, Volume 13, Issue 6, pp 583-594

An inverse-Warburg effect and the origin of Alzheimer’s disease

Abstract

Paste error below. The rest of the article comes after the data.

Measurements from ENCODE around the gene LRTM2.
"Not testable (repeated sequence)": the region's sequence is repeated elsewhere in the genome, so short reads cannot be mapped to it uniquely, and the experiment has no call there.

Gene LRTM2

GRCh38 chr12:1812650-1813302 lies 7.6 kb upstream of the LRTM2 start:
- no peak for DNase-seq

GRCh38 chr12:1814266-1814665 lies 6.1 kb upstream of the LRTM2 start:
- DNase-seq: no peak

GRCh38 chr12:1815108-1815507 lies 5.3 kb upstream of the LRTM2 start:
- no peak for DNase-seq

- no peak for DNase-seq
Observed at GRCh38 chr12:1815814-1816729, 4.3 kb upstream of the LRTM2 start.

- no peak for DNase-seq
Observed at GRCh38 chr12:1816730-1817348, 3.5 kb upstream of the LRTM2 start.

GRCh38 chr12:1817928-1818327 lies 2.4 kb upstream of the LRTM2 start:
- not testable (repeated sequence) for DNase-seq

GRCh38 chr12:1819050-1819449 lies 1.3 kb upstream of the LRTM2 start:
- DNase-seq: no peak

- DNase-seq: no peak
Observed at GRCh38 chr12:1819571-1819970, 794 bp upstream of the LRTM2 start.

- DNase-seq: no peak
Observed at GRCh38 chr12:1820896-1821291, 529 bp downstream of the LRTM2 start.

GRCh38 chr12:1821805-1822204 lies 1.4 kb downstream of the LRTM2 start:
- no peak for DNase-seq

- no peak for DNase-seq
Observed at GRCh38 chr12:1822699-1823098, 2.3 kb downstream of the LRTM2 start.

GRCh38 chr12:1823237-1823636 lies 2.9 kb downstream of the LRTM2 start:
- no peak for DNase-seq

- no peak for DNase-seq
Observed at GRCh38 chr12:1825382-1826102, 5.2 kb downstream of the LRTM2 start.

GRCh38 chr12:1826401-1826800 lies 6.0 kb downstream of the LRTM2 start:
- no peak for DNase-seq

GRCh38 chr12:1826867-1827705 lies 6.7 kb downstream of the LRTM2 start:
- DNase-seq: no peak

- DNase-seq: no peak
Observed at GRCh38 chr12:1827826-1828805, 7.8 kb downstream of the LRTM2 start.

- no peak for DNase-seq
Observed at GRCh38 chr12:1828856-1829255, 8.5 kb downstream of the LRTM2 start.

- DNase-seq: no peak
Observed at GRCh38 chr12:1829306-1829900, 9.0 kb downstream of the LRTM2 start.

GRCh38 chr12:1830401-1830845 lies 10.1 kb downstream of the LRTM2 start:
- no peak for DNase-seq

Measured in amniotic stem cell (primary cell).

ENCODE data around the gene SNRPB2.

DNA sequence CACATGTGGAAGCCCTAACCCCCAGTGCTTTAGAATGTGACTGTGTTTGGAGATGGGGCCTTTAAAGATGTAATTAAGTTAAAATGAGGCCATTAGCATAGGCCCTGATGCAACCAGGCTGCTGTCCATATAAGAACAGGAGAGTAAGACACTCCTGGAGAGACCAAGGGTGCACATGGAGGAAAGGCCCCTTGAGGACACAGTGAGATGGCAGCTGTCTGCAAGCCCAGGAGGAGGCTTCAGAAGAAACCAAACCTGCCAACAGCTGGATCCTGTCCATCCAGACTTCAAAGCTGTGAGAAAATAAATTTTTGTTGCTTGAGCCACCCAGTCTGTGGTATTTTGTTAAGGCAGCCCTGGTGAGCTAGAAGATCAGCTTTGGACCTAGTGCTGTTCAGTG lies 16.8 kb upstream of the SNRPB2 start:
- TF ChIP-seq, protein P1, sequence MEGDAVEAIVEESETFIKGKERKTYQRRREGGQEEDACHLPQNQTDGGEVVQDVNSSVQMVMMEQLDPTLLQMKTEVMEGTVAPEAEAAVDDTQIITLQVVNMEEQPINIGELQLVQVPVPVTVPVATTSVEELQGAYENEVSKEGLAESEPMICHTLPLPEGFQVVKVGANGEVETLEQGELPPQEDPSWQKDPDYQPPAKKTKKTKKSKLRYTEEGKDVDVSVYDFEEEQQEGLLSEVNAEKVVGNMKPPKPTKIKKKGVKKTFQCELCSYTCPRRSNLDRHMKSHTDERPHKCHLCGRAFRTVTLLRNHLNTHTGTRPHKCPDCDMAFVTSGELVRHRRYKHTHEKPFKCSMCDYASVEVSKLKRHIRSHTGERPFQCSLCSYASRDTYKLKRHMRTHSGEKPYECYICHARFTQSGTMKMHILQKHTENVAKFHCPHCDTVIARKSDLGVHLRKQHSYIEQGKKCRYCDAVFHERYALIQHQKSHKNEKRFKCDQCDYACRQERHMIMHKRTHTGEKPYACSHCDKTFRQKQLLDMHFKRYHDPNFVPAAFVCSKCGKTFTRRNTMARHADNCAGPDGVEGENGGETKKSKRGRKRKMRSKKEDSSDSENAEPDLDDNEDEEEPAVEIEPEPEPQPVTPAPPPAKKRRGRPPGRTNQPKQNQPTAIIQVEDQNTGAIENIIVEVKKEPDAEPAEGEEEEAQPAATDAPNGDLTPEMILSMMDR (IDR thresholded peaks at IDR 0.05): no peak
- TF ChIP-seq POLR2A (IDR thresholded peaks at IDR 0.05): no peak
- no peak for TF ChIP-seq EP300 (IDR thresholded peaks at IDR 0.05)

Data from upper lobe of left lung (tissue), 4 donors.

Glycolysis and oxidative phosphorylation (OxPhos) are the two major mechanisms involved in brain energetics. In this article we propose that the sporadic forms of Alzheimer’s disease (AD) are driven by age-related damage to macromolecules and organelles which results in the following series of dynamic processes. (1) Metabolic alteration: Upregulation of OxPhos activity by dysfunctional neurons. (2) Natural selection: Competition for the limited energy substrates between neurons with normal OxPhos activity [Type (1)] and dysfunctional neurons with increased OxPhos [Type (2)]. (3) Propagation, due to the fact that Type (1) neurons are outcompeted for limited substrate by Type (2) neurons which, because of increased ROS production, eventually become dysfunctional and die. Otto Warburg, in his studies of the origin of cancer, discovered that most cancer cells are characterized by an increase in glycolytic activity—a property which confers a selective advantage in oncologic environments. Accordingly, we propose the term “inverse-Warburg effect” to describe increased OxPhos activity—a property which we propose confers a selective advantage in neuronal environments, and which we hypothesize to underlie the shift from normal to pathological aging and subsequent AD.